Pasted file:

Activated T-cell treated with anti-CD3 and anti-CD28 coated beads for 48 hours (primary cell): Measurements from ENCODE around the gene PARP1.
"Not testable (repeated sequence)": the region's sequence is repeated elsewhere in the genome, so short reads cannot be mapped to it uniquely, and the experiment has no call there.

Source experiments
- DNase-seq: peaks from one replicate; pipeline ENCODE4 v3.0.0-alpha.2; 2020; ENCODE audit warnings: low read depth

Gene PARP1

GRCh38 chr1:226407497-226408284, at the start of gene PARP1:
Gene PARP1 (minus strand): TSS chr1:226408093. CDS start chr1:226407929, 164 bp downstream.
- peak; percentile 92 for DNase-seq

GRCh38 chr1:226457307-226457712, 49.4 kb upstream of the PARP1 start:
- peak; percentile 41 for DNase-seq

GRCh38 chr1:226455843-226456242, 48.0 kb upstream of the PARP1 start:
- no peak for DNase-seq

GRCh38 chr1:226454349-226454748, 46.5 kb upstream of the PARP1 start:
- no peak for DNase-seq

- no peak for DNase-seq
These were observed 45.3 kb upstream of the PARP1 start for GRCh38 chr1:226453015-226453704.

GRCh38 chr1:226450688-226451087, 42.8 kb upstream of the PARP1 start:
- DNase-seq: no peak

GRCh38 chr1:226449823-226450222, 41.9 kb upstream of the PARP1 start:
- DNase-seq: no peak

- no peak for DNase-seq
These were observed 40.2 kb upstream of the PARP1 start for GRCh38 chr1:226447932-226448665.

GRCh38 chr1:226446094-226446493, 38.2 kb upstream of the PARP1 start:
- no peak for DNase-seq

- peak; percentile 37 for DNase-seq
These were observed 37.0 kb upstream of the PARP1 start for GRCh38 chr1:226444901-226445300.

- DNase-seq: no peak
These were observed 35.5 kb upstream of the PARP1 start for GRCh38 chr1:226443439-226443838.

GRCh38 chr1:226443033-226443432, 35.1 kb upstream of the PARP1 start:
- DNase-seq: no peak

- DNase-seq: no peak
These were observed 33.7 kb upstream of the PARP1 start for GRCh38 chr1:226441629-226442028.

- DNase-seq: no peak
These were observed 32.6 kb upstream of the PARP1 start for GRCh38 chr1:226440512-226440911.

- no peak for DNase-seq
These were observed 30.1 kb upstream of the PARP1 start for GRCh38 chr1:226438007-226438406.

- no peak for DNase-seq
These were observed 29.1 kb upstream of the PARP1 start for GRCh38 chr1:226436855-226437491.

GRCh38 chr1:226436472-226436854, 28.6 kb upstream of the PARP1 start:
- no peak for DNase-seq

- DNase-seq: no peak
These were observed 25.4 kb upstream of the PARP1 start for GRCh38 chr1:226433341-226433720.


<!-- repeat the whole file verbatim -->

Activated T-cell treated with anti-CD3 and anti-CD28 coated beads for 48 hours (primary cell): Measurements from ENCODE around the gene PARP1.
"Not testable (repeated sequence)": the region's sequence is repeated elsewhere in the genome, so short reads cannot be mapped to it uniquely, and the experiment has no call there.

Source experiments
- DNase-seq: peaks from one replicate; pipeline ENCODE4 v3.0.0-alpha.2; 2020; ENCODE audit warnings: low read depth

Gene PARP1

GRCh38 chr1:226407497-226408284, at the start of gene PARP1:
Gene PARP1 (minus strand): TSS chr1:226408093. CDS start chr1:226407929, 164 bp downstream.
- peak; percentile 92 for DNase-seq

GRCh38 chr1:226457307-226457712, 49.4 kb upstream of the PARP1 start:
- peak; percentile 41 for DNase-seq

GRCh38 chr1:226455843-226456242, 48.0 kb upstream of the PARP1 start:
- no peak for DNase-seq

GRCh38 chr1:226454349-226454748, 46.5 kb upstream of the PARP1 start:
- no peak for DNase-seq

- no peak for DNase-seq
These were observed 45.3 kb upstream of the PARP1 start for GRCh38 chr1:226453015-226453704.

GRCh38 chr1:226450688-226451087, 42.8 kb upstream of the PARP1 start:
- DNase-seq: no peak

GRCh38 chr1:226449823-226450222, 41.9 kb upstream of the PARP1 start:
- DNase-seq: no peak

- no peak for DNase-seq
These were observed 40.2 kb upstream of the PARP1 start for GRCh38 chr1:226447932-226448665.

GRCh38 chr1:226446094-226446493, 38.2 kb upstream of the PARP1 start:
- no peak for DNase-seq

- peak; percentile 37 for DNase-seq
These were observed 37.0 kb upstream of the PARP1 start for GRCh38 chr1:226444901-226445300.

- DNase-seq: no peak
These were observed 35.5 kb upstream of the PARP1 start for GRCh38 chr1:226443439-226443838.

GRCh38 chr1:226443033-226443432, 35.1 kb upstream of the PARP1 start:
- DNase-seq: no peak

- DNase-seq: no peak
These were observed 33.7 kb upstream of the PARP1 start for GRCh38 chr1:226441629-226442028.

- DNase-seq: no peak
These were observed 32.6 kb upstream of the PARP1 start for GRCh38 chr1:226440512-226440911.

- no peak for DNase-seq
These were observed 30.1 kb upstream of the PARP1 start for GRCh38 chr1:226438007-226438406.

- no peak for DNase-seq
These were observed 29.1 kb upstream of the PARP1 start for GRCh38 chr1:226436855-226437491.

GRCh38 chr1:226436472-226436854, 28.6 kb upstream of the PARP1 start:
- no peak for DNase-seq

- DNase-seq: no peak
These were observed 25.4 kb upstream of the PARP1 start for GRCh38 chr1:226433341-226433720.